Hakushi / Kid should, by rights, prove an easy match to love for audiences of today, exhibiting tropes common in the 2018 in-ring product. People might talk excitedly about the talent and exploits of men like Ricochet and Will Ospreay, but here Hakushi and the Kid demonstrate those men are far from the first to pursue such an eye-widening routine. The whizz-bang physical fireworks of this Summerslam opener should, ironically, watch as familiar to any fan of the aforementioned. If there is a difference, it is only that Hakushi and the Kid strip their own effort of any fantastical strain on disbelief, walking the line between choreographed and over-choreographed with expert intuition, the action always remaining firmly in the realms of believability.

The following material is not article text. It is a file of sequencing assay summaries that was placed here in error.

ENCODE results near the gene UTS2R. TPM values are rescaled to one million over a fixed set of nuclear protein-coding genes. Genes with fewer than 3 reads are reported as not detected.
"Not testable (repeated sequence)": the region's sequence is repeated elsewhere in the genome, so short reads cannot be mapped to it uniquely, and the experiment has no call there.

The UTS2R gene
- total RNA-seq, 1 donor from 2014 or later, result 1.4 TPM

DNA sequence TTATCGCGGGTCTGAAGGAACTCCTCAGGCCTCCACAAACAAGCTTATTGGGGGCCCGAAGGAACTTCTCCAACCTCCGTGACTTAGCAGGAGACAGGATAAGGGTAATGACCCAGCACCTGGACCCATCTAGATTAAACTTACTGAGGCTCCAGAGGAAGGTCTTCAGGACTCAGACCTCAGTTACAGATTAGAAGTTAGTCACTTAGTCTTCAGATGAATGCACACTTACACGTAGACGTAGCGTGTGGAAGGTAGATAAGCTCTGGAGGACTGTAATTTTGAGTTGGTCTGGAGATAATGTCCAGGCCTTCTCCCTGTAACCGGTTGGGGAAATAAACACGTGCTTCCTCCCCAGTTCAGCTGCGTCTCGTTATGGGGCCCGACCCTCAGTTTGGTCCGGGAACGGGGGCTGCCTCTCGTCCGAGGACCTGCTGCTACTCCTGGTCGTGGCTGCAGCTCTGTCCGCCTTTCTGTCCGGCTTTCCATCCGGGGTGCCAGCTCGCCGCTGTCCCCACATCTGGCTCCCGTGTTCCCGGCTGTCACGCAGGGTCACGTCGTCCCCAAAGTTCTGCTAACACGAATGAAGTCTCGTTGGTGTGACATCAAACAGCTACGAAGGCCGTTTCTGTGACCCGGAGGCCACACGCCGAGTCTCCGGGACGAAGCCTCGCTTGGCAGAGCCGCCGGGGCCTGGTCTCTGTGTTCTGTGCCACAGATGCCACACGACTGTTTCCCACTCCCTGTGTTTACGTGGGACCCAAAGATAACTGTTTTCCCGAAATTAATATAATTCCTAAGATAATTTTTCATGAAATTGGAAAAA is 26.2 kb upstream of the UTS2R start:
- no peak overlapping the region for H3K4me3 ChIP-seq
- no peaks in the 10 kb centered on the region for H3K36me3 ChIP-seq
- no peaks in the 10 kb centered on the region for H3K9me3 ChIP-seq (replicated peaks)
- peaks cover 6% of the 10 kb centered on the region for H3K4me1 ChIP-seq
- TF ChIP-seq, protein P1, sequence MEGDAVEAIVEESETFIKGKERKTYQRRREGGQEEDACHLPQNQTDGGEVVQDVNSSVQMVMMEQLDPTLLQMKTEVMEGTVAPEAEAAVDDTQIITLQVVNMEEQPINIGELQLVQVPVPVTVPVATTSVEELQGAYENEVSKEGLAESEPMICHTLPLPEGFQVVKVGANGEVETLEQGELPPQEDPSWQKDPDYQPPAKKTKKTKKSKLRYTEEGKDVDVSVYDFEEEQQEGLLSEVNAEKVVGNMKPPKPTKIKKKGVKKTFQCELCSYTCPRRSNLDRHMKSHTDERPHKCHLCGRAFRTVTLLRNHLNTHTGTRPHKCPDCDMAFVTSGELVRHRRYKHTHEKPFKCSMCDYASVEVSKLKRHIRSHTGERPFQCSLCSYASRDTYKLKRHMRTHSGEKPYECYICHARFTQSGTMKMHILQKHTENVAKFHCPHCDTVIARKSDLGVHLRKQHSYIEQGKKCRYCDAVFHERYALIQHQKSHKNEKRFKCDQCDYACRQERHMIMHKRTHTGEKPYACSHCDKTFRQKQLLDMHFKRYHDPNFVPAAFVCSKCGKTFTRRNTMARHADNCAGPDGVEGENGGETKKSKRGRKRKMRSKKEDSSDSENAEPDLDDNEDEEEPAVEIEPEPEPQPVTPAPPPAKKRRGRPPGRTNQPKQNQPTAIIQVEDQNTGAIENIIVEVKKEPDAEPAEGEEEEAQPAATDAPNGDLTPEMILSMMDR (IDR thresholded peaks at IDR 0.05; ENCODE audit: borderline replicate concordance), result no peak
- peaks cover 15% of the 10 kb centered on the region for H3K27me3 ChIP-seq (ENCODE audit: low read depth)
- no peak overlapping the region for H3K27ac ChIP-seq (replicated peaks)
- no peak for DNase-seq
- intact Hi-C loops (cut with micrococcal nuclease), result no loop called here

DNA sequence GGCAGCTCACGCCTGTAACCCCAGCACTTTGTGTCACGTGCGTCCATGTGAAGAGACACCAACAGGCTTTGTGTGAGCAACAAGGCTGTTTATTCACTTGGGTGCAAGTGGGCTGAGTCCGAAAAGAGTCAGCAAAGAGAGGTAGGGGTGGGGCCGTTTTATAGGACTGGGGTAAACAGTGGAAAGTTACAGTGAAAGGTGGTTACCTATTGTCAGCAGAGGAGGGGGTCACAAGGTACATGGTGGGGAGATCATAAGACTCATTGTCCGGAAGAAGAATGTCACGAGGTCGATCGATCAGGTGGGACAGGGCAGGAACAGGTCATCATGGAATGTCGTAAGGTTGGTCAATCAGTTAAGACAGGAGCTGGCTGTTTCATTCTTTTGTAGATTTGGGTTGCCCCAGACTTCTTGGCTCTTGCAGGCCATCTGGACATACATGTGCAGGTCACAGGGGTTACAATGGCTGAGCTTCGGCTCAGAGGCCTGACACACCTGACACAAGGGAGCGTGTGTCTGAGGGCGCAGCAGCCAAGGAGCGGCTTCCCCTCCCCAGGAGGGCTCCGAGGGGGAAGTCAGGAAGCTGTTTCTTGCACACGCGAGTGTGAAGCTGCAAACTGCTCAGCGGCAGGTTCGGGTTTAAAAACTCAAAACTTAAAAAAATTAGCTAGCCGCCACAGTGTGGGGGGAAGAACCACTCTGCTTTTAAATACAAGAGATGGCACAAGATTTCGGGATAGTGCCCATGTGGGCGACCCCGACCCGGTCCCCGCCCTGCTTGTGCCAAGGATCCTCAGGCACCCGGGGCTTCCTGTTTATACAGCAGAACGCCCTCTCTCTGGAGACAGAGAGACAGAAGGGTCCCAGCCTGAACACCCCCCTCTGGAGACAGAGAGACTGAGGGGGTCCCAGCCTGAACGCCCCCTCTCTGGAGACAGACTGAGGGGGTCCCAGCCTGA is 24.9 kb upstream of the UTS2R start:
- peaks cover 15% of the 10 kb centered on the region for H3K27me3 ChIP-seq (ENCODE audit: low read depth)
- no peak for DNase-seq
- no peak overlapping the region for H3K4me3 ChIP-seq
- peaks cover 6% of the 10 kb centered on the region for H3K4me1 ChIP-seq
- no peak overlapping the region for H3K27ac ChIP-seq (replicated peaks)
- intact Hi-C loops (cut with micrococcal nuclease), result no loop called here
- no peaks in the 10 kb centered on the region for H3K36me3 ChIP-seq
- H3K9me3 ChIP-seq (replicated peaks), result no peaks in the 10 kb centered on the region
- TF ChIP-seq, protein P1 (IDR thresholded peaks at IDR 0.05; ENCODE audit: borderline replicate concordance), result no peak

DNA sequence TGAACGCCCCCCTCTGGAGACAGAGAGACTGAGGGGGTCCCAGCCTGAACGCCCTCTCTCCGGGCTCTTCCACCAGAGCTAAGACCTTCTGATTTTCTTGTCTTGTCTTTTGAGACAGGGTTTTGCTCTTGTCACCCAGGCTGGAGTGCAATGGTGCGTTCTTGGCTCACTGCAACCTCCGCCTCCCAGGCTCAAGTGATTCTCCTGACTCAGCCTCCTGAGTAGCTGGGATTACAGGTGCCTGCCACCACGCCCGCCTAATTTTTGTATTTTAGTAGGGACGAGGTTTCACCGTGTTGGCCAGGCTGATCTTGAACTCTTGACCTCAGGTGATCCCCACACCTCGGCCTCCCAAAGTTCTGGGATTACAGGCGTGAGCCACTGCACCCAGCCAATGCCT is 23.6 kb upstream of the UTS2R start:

There is a brilliant subtext to this match too. Hakushi had relied on his unusual martial arts offence to invoke menace and dominate his opponents since arriving in the WWF a couple of months earlier, but in the Kid he meets his American match – think the famous Bruce Lee / Chuck Norris confrontation from Way of the Dragon rendered on a pro wrestling canvas with all the bespoke theatricality that comes with the industry.
I was delighted to see my colleagues Maverick and Chad ‘The Doc’ Mathews include this match in their Top 100 Mid Card Matches of All-Time series. It might lack the relentless explosiveness of the more famous Kurt Angle / Rey Mysterio Summerslam curtain jerk some seven years later, but it remains a stunning, horribly under-appreciated piece of work in its own right. It stands up to modern standards, often watching a lot like matches you might see today on an episode of 205 Live in particular, though if anything this Honourable Mention executes the style with greater cerebral depth, as was the trademark of its Era.
Razor Ramon and 1-2-3 Kid vs. The Smoking Gunns for the Tag Team Championships, In Your House 4: Great White North